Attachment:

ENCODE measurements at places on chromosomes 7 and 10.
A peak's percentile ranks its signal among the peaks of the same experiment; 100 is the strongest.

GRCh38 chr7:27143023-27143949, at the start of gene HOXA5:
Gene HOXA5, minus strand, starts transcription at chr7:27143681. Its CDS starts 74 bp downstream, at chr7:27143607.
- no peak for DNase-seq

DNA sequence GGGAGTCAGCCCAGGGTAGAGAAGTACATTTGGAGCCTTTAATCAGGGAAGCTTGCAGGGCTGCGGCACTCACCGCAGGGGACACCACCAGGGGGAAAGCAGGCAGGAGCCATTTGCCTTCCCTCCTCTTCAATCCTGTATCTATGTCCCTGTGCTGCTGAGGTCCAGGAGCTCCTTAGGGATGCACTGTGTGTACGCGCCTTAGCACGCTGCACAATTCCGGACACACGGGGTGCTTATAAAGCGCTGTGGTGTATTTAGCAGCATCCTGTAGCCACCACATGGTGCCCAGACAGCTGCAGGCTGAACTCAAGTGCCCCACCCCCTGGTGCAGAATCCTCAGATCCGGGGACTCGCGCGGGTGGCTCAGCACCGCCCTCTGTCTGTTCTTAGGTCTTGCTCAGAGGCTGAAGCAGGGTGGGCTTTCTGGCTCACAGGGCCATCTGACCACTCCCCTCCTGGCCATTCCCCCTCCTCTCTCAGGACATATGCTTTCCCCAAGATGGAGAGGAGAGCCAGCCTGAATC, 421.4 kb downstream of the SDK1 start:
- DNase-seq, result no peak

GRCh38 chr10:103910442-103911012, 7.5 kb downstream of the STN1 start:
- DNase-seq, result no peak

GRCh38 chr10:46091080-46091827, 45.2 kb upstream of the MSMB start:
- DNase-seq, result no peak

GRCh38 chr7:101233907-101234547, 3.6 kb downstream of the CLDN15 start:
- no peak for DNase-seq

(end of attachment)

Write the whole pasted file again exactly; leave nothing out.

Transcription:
ENCODE measurements at places on chromosomes 7 and 10.
A peak's percentile ranks its signal among the peaks of the same experiment; 100 is the strongest.

GRCh38 chr7:27143023-27143949, at the start of gene HOXA5:
Gene HOXA5, minus strand, starts transcription at chr7:27143681. Its CDS starts 74 bp downstream, at chr7:27143607.
- no peak for DNase-seq

DNA sequence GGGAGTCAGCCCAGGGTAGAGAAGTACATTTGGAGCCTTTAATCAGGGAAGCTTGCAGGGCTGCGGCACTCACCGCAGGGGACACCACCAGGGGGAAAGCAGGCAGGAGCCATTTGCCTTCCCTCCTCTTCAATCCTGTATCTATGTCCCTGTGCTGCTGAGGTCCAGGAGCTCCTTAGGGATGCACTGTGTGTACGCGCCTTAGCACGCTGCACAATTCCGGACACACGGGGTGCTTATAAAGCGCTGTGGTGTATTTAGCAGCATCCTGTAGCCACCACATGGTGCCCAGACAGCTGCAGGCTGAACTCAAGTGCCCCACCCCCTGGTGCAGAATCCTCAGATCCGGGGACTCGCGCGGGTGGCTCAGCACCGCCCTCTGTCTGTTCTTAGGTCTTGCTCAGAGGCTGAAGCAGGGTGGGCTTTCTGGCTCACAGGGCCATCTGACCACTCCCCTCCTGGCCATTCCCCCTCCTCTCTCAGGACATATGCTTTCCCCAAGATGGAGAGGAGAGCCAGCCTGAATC, 421.4 kb downstream of the SDK1 start:
- DNase-seq, result no peak

GRCh38 chr10:103910442-103911012, 7.5 kb downstream of the STN1 start:
- DNase-seq, result no peak

GRCh38 chr10:46091080-46091827, 45.2 kb upstream of the MSMB start:
- DNase-seq, result no peak

GRCh38 chr7:101233907-101234547, 3.6 kb downstream of the CLDN15 start:
- no peak for DNase-seq